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Joyce K. Jensen

“I’m fascinated by the beauty in everyday objects, and love the versatility and translucence of watercolors.”

Today Joyce K. Jensen’s award-winning watercolors are recognized for their unique style, and for the depth and brilliance of their colors. It wasn’t always that way. Although she took nearly every art class at her high school, opportunities for women in the arts were few when she was young. Over the years, her youthful dream of becoming an painter gradually faded away.

Like many women of her generation, she focused on raising her children, supporting her husband’s career, and volunteering at church and elsewhere. Eventually she went back to college as a returning adult student, finished her degree, and spent a decade as a freelance writer, publishing both nonfiction and fiction. The writing offered a fulfilling creative outlet, yet there was always something missing.

“When I was 55,” Joyce says, “three friends experienced catastrophic illnesses. It was a moment to reassess my own life. I thought, ‘You’ve always dreamed of painting. If you are going to paint, you only have today. What have you got to lose?” She bought supplies, brought a stack of how-to books home from the library, and spent whatever moments she could spare experimenting, practicing and learning. Naively, she entered an early painting in a national show, and was accepted. From that point on she knew this would be more than a hobby.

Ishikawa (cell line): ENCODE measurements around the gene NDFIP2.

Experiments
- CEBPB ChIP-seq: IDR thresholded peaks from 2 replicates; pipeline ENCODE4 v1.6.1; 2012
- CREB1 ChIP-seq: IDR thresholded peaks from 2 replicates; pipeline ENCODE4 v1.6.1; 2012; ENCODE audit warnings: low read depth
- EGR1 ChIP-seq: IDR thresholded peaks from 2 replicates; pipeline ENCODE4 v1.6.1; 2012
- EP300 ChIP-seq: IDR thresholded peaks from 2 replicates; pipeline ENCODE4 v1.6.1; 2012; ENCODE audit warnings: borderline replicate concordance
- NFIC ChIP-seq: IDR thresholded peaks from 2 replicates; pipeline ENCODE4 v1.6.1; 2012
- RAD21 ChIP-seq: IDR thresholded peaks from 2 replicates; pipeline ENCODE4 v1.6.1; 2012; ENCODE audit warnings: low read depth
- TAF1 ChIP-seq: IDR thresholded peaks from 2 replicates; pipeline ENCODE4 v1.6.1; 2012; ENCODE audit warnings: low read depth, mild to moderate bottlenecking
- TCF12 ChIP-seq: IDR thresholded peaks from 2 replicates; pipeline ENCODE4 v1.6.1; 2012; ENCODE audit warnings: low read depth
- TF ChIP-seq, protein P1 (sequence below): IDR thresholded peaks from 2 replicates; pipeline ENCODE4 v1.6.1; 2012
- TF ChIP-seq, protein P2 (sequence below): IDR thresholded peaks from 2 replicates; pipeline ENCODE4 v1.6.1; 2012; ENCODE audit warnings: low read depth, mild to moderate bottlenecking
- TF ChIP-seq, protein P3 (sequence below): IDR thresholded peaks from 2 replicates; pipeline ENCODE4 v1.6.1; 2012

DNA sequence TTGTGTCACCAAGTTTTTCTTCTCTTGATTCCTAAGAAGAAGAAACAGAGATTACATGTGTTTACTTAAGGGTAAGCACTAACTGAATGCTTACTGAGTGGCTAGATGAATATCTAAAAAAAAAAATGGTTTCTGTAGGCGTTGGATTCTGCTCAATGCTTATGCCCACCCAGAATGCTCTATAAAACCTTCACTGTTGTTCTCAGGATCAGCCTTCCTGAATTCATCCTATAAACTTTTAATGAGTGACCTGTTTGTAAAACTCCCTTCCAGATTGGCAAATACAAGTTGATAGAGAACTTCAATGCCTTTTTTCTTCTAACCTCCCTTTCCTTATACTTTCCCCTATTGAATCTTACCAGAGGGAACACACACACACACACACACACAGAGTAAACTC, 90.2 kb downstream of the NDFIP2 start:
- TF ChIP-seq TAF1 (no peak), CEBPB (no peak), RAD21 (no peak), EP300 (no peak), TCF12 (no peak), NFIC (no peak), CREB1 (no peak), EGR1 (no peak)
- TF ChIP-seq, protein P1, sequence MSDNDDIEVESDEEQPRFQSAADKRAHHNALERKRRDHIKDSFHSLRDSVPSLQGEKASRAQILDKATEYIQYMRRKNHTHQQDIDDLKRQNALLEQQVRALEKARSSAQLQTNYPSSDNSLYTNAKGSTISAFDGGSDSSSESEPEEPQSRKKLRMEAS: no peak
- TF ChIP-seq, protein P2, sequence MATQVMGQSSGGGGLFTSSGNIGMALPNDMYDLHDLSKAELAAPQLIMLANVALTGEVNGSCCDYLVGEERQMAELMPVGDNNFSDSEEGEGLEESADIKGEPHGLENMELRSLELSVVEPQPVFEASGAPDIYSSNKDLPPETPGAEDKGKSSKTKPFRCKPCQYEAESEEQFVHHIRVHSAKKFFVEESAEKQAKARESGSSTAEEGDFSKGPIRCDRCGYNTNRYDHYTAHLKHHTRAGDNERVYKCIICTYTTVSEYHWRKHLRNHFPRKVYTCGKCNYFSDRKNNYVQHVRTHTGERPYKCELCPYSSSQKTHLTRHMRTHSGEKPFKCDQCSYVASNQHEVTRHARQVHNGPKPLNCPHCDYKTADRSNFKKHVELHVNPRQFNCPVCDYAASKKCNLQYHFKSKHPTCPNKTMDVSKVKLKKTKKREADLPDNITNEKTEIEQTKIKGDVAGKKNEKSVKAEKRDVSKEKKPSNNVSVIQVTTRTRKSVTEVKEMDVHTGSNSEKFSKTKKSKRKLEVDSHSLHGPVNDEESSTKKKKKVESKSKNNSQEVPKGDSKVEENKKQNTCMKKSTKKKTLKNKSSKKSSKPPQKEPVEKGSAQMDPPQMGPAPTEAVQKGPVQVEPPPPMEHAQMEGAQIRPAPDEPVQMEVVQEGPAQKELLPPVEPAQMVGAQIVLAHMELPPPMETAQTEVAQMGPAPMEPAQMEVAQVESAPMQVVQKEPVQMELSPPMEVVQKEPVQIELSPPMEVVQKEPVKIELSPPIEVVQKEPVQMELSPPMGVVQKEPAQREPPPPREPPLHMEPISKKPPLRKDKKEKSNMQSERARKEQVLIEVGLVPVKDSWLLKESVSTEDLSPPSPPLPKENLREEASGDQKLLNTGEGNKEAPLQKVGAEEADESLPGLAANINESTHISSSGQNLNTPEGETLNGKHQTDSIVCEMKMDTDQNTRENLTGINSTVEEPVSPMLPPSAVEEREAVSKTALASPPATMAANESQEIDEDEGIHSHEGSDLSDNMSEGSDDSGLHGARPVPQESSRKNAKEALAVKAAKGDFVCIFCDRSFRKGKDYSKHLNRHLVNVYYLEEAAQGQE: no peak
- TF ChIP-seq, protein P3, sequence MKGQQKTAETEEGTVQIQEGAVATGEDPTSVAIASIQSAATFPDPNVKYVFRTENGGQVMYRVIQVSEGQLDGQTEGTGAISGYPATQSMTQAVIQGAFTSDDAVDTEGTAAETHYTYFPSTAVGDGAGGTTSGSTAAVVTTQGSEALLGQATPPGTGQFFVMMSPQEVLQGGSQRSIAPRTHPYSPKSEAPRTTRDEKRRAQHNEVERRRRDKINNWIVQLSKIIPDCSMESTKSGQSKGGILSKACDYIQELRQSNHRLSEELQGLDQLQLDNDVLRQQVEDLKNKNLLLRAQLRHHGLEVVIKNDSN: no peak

Joyce’s style is realistic, often hyper-realistic, creating a reality that can be a bit brighter, sharper and more colorful than life. “I’m fascinated by the beauty in everyday objects, and love the versatility and translucence of watercolors,” Joyce says. She most often works in still life because it allows endless possibilities for composition. Joyce achieves her signature rich, luminous colors through layering and glazing, often applying a dozen or more careful glazes to a single object.

One of her proudest moments as an artist happened at the Indiana State Fair. Joyce’s work was displayed in the annual Professional Exhibition over a painting by renowned Hoosier realist Harry Davis. “In my wildest dreams, I couldn’t have imagined I would be in a show with an artist I admired so much.”

Her work has gained recognition across the state and nationally, and she is thrilled to be associated with the creative community of the Indiana Artisan program. “Indiana Artisan represents the best of the best in Indiana. The program is a positive way to show how the arts can be a wonderful enrichment in all our lives,” Joyce says.

Joyce’s paintings have been accepted in more than 85 juried exhibitions, including the annual shows of the American Watercolor Society, the International Guild of Realism, and Allied Artists of America, and have received nearly 40 awards. Publications include having work accepted in two “Splash” collections from North Light Books; having a Spotlight feature in The Artist’s Magazine; and having an 8-page feature article in International Artist magazine.